When: 9:10 to 9:45 each Sunday from September 24 through October 22 (the Discipleship hour)
Where: Library at St. Christopher’s Church
What: Five sessions on Augustine (354-430): his life, works, and historical significance. He was a north African (probably Berber) who became an elite rhetorics professor in Milan and was baptized Christian under Bishop Ambrose’s influence. He returned to Africa, became Bishop of Hippo, and wrote his Confessions, the City of God, and many other works (so we know a LOT about Augustine). He struggled all his life to provide answers to the hard, cutting-edge questions of his day: what is God? If God is all good and all powerful, why is there evil in the world? As the Roman Empire crumbled around him, he tried to construct another authority—the Christian Church—that would provide order and stability. Because of the breadth of his experience, from poor rural Africa to the imperial court, he understood the variety of needs that the Church would have to satisfy.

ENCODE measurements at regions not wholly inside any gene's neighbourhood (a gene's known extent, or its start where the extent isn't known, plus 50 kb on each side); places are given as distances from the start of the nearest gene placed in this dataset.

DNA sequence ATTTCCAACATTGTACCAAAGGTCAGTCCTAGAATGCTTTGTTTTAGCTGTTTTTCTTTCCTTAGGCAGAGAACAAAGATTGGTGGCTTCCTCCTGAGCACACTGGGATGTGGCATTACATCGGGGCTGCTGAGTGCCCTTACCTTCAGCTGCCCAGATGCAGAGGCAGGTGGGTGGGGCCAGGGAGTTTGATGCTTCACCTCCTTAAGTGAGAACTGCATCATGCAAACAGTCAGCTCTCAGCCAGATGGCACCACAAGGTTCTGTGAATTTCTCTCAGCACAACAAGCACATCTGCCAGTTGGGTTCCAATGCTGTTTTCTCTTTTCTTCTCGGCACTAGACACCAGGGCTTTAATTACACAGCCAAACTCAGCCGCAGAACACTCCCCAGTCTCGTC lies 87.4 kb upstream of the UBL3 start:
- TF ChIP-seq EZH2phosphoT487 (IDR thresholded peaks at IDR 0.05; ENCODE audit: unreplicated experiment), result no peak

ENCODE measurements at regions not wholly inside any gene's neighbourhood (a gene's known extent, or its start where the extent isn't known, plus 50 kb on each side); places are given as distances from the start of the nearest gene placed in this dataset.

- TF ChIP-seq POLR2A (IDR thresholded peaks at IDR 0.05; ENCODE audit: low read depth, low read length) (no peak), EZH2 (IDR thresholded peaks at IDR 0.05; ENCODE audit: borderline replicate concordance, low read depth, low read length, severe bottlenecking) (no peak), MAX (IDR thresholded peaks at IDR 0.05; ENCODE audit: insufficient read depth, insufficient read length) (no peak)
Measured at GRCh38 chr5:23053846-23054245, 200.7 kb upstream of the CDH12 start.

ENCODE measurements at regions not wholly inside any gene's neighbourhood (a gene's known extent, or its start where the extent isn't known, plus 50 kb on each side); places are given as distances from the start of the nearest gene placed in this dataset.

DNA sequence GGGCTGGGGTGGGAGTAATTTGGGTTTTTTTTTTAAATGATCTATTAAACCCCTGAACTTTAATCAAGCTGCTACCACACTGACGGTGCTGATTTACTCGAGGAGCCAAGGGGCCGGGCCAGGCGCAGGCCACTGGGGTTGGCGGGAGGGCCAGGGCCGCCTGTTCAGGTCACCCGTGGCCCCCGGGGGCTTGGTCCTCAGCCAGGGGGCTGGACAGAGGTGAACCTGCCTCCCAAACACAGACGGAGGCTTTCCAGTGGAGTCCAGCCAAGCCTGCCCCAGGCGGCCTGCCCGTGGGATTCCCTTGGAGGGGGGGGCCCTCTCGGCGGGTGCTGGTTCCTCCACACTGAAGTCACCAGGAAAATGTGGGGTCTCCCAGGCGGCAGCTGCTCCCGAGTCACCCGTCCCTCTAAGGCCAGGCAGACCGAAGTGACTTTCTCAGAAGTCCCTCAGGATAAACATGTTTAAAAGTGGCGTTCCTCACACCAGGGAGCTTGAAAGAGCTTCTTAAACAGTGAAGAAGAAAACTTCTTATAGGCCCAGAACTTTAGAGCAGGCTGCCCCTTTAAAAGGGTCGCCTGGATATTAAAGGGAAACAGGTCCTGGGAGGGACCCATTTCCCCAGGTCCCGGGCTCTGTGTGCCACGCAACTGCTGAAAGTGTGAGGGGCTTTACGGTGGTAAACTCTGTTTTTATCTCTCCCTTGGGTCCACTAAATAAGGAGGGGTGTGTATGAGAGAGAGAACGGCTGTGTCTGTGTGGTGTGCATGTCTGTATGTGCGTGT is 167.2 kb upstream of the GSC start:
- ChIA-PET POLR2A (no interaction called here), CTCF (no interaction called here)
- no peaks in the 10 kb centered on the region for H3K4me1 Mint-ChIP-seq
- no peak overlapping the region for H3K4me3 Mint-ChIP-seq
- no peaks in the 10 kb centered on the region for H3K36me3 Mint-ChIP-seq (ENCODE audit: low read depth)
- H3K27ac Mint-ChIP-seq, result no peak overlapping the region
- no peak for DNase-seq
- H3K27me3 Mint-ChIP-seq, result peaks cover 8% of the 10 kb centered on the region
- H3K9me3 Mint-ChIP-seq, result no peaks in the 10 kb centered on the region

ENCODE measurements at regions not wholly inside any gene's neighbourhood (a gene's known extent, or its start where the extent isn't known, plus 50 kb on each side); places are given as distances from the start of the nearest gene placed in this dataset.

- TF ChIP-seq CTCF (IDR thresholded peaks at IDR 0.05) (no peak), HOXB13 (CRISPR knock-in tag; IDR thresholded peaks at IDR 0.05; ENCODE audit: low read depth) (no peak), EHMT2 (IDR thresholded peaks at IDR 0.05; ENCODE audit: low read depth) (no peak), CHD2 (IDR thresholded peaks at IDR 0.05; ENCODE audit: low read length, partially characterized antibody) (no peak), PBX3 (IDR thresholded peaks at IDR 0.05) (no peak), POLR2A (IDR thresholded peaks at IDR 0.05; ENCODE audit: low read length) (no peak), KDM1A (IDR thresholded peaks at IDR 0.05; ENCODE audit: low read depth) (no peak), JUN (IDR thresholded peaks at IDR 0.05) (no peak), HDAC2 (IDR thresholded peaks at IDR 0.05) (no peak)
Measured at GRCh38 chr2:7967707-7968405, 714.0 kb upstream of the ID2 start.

Why: In Augustine’s lifetime a number of Christian sects, as well as paganism (particularly as the fall of the Roman Empire was blamed on its adoption of Christianity), were candidates to dominate western civilization in the wake of the Empire. Augustine was one main reason they didn’t. His formulation appealed to elites because it incorporated classical traditions and because it supported the existing social order. It appealed to poor people because it provided explanation and purpose to their lives. “Augustinianism” is important because it became arguably the dominant system of beliefs in western civilization for many centuries. It is also interesting because of its maximalist approach: Augustine CAN explain how predestination and original sin and free will all fit together!
Who: YOU should attend. The Rev. Hillary Raining and Tom Allen will lead the sessions.